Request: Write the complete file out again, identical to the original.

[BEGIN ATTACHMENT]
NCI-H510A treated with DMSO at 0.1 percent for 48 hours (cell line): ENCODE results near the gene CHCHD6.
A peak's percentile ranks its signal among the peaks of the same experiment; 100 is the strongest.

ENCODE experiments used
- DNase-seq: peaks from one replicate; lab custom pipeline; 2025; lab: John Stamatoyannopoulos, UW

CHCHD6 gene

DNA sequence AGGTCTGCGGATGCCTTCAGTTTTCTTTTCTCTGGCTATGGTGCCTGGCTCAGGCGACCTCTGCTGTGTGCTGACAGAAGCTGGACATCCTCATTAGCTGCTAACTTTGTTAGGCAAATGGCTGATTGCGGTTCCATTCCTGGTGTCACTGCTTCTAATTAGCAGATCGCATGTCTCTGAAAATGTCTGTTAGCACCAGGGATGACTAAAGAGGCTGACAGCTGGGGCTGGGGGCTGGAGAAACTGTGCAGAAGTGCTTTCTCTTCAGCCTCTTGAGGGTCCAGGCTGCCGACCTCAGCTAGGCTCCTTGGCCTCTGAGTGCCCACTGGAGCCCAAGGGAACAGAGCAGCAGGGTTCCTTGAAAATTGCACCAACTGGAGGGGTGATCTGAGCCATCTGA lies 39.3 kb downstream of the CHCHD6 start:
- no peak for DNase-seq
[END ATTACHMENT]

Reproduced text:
NCI-H510A treated with DMSO at 0.1 percent for 48 hours (cell line): ENCODE results near the gene CHCHD6.
A peak's percentile ranks its signal among the peaks of the same experiment; 100 is the strongest.

ENCODE experiments used
- DNase-seq: peaks from one replicate; lab custom pipeline; 2025; lab: John Stamatoyannopoulos, UW

CHCHD6 gene

DNA sequence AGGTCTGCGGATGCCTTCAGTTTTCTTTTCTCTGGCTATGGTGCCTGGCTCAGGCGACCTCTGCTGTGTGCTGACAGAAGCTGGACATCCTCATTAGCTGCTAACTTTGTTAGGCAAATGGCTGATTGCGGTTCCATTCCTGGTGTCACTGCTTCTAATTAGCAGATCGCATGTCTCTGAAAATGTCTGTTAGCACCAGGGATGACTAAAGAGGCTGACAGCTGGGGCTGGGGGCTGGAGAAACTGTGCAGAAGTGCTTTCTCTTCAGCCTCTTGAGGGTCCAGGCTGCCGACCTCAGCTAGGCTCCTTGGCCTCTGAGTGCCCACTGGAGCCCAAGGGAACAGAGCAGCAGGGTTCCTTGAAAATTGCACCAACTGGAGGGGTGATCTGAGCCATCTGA lies 39.3 kb downstream of the CHCHD6 start:
- no peak for DNase-seq